Pandemic-era measures to ease stresses in The City’s rental market may not be helpful to small landlords in the long run. (Courtesy photo)

Pandemic-era measures to ease stresses in The City’s rental market may not be helpful to small landlords in the long run. (Courtesy photo)

San Francisco supes save the day — with a catch

Rent relief funding has strings attached in form of Proposition I

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At first glance, it looks like a gift from the gods: Last week, in the wake of a City Budget Analysis Office report that estimated the monthly income lost by San Francisco landlords since the beginning of the pandemic at between $13.6 and $32.7 million — monthly! — The City’s Board of Supervisors voted to create the Rent Resolution and Relief Fund. Provided they can jump through all of the Supes’ hoops (more on that later), landlords can receive up to 65 percent of their COVID-deleted rental income.

As a guy who’s been asking for months about relief for small landlords, I should be leading the victory parade that ends at City Hall, right?

Well, it’s not that simple. This being San Francisco, the resolution, like so much of local politics, comes with a catch: The relief has strings attached. And the strings, they just seem a little… cynical? Opportunistic? Icky?

“San Franciscans have a choice,” resolution author (and District 5 Supervisor) Dean Preston told SFist after last week’s unanimous vote. “(To) leave vulnerable tenants saddled with rent debt and small business owners at risk of default, or slightly increase taxes on billionaire real estate investors to help pay for our recovery efforts.”

Italics mine.

What he’s saying here is that this particular shipment of manna arrives only if voters approve the Preston-authored Proposition I, which aims to double the transfer tax on the sale of San Francisco properties valued at $10 million or more, making it the country’s highest. The Chronicle calls Prop. I “the most contentious local measure on the ballot,” and SPUR, the San Francisco Bay Area Planning and Urban Research Association, says it could lead to “unintended consequences for needed housing construction and affordability.”

Now look, I’m not here to talk about whether or not you should vote for Proposition I. For one, by the time you read this you will already have voted. For another, it’s not the nuts and bolts of Prop. I that matter in this case — mostly — but instead the general slipperiness of making landlord and tenant relief contingent on passing a controversial tax bill, during a recession, whose original language, by the way, already has its proposed windfall earmarked for something else. In this case, it’s a Social Housing Program Fund designed to support city-funded affordable housing, which, it seems, would then be put on hold until The City’s rental market recovers from COVID.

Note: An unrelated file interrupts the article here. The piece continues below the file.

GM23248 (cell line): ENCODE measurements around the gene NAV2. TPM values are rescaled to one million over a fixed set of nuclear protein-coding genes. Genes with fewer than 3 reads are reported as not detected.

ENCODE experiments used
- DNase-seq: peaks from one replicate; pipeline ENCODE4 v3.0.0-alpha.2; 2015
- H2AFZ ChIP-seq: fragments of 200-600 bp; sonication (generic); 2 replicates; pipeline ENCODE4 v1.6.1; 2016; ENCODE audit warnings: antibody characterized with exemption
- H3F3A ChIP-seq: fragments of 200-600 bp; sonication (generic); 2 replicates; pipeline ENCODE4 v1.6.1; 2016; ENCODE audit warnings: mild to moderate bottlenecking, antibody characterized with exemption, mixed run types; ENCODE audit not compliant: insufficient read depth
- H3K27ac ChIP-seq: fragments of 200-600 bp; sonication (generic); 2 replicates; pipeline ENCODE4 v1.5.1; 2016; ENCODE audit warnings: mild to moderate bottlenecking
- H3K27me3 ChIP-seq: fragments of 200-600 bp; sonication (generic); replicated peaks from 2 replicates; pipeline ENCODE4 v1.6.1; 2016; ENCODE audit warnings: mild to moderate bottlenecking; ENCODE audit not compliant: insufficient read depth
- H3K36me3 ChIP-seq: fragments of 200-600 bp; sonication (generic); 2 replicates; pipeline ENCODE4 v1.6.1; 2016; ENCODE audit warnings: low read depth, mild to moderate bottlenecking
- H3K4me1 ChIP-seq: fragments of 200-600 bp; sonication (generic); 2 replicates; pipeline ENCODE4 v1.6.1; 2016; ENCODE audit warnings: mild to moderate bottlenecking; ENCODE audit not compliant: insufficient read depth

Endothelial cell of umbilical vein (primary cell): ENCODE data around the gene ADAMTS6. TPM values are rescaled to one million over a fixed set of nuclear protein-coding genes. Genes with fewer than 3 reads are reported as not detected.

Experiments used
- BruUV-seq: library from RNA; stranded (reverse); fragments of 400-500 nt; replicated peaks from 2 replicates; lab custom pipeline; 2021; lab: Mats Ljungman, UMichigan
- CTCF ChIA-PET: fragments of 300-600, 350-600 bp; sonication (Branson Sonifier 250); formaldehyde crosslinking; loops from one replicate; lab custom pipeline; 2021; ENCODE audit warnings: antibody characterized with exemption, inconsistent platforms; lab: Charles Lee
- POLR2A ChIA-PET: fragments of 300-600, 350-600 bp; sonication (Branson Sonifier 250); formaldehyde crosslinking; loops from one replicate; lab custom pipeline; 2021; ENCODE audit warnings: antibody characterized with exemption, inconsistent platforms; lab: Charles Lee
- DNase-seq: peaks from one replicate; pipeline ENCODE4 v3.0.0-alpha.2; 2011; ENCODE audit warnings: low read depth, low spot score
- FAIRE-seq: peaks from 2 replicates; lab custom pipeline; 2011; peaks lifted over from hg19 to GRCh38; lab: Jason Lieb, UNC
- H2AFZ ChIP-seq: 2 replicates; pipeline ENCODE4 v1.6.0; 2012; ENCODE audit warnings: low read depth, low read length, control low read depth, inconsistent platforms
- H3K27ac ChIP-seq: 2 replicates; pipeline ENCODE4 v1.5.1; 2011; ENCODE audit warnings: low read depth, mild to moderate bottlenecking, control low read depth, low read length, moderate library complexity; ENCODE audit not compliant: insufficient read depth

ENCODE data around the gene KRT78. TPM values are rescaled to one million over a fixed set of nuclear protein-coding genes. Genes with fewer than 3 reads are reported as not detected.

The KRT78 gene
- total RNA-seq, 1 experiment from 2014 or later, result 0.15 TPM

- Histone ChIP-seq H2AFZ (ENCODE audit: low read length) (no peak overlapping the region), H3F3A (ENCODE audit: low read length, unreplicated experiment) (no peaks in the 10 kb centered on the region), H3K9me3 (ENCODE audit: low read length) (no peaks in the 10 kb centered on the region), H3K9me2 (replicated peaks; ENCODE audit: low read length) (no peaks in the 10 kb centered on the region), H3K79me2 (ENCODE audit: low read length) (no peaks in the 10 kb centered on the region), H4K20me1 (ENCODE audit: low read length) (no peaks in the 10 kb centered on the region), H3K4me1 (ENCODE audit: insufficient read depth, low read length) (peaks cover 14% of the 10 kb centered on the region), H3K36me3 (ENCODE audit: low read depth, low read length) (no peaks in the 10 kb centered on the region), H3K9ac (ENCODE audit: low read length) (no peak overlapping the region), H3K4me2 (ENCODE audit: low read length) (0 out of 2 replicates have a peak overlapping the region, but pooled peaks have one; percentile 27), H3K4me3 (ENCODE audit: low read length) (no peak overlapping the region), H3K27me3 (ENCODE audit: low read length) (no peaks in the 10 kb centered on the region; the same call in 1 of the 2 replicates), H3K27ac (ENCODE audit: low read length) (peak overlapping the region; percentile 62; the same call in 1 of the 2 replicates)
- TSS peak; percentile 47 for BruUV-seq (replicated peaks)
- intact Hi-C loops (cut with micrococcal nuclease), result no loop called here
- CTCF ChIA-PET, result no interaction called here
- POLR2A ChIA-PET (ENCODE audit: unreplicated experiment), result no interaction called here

Even assuming the Social Housing Program can be put on hold and maybe activated once the landlord crisis has passed, the numbers still don’t seem to work. The authors of Prop. I estimate an annual bounty of $196 million, which is enough to cover roughly nine months of the mean of the Budget Office’s estimate of lost income but only seven of the high end. And how real is that $196 million, given that the numbers were crunched pre-COVID? Property is still crazy valuable, but last year’s $10 million building is the $8.8 million building of 2020; $196 million in annual revenue, like charging $3,000 for a one-bedroom apartment in the Mission in 2020, seems like wishful thinking.

The “you pass Prop. I you get your money” relationship seems like a quid pro quo, in which much-needed relief is used as bait to get a controversial, poorly-timed proposition passed. While I’m no budget wonk — by far — it seems that even if I passes, it’s still not going to completely fund the Resolution Fund, setting up a scenario in which the operation is a success (Prop. I wins! Start paying that back rent!) But the patient dies. (Sorry, Prop. I didn’t generate as much revenue as we’d hoped. Maybe next year.)

In any scenario, funds will only be made available to landlords who agree to “waive back rent that became due during the COVID-19 state of emergency.” No big deal, right? I mean, come on, that rent is gone forever. But there’s a “now you’re going to play by our rules” message here that seems a tad opportunistic, especially when considered as a part of the larger message sent to landlords by The City — and by Preston, who since March has written the ordinance permanently banning evictions of non-paying tenants with COVID-related hardships and the one banning no-fault evictions until March, 2021.

And now a “deal” for landlords funded by a tax that largely impacts only them?

I get it. We all hate the landlord cartoon we have in our heads. All landlords are billionaires and doubling a tax is a “slight increase.” Remember, though, that if it becomes impossible to be a small landlord in San Francisco, the real billionaires will be ready and waiting, poised to snap up undervalued properties and wait out the recession for the next boom.

Help out the landlords, please. But don’t make them beg for their supper.

Larry Rosen is a San Francisco-based writer, editor, podcaster and recovering former Realtor. He is a guest columnist and his viewpoint is not necessarily that of the Examiner. The Market Musings real estate column appears every other week.

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